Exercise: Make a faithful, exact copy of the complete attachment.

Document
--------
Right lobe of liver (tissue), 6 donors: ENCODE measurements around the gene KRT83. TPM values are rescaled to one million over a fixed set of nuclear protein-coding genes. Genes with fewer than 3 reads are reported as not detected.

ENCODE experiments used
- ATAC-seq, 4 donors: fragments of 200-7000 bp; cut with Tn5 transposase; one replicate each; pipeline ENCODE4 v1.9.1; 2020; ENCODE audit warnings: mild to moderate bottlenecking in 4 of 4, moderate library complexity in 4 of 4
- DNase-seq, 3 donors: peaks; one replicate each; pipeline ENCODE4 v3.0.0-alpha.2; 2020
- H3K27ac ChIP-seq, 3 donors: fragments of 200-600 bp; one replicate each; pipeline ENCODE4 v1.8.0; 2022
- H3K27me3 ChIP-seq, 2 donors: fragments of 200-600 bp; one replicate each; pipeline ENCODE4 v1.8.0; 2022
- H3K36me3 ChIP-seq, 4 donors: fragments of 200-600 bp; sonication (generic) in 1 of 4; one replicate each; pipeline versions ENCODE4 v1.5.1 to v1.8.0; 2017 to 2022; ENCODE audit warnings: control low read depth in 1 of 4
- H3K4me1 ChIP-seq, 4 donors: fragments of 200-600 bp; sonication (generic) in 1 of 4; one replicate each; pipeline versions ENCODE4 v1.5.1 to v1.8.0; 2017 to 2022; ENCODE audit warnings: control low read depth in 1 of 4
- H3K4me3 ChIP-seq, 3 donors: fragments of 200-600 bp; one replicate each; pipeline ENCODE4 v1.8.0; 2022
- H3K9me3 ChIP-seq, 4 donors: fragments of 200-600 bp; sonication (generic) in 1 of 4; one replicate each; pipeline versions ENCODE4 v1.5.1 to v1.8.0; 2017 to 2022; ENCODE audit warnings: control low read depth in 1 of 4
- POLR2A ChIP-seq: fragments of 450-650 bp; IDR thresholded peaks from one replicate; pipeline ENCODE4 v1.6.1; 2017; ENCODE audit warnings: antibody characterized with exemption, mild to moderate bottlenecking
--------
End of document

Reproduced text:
Right lobe of liver (tissue), 6 donors: ENCODE measurements around the gene KRT83. TPM values are rescaled to one million over a fixed set of nuclear protein-coding genes. Genes with fewer than 3 reads are reported as not detected.

ENCODE experiments used
- ATAC-seq, 4 donors: fragments of 200-7000 bp; cut with Tn5 transposase; one replicate each; pipeline ENCODE4 v1.9.1; 2020; ENCODE audit warnings: mild to moderate bottlenecking in 4 of 4, moderate library complexity in 4 of 4
- DNase-seq, 3 donors: peaks; one replicate each; pipeline ENCODE4 v3.0.0-alpha.2; 2020
- H3K27ac ChIP-seq, 3 donors: fragments of 200-600 bp; one replicate each; pipeline ENCODE4 v1.8.0; 2022
- H3K27me3 ChIP-seq, 2 donors: fragments of 200-600 bp; one replicate each; pipeline ENCODE4 v1.8.0; 2022
- H3K36me3 ChIP-seq, 4 donors: fragments of 200-600 bp; sonication (generic) in 1 of 4; one replicate each; pipeline versions ENCODE4 v1.5.1 to v1.8.0; 2017 to 2022; ENCODE audit warnings: control low read depth in 1 of 4
- H3K4me1 ChIP-seq, 4 donors: fragments of 200-600 bp; sonication (generic) in 1 of 4; one replicate each; pipeline versions ENCODE4 v1.5.1 to v1.8.0; 2017 to 2022; ENCODE audit warnings: control low read depth in 1 of 4
- H3K4me3 ChIP-seq, 3 donors: fragments of 200-600 bp; one replicate each; pipeline ENCODE4 v1.8.0; 2022
- H3K9me3 ChIP-seq, 4 donors: fragments of 200-600 bp; sonication (generic) in 1 of 4; one replicate each; pipeline versions ENCODE4 v1.5.1 to v1.8.0; 2017 to 2022; ENCODE audit warnings: control low read depth in 1 of 4
- POLR2A ChIP-seq: fragments of 450-650 bp; IDR thresholded peaks from one replicate; pipeline ENCODE4 v1.6.1; 2017; ENCODE audit warnings: antibody characterized with exemption, mild to moderate bottlenecking